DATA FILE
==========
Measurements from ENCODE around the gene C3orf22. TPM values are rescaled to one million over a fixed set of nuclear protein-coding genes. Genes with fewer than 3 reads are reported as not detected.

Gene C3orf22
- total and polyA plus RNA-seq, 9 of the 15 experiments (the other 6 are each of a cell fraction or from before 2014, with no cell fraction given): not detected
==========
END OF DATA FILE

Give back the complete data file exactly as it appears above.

Measurements from ENCODE around the gene C3orf22. TPM values are rescaled to one million over a fixed set of nuclear protein-coding genes. Genes with fewer than 3 reads are reported as not detected.

Gene C3orf22
- total and polyA plus RNA-seq, 9 of the 15 experiments (the other 6 are each of a cell fraction or from before 2014, with no cell fraction given): not detected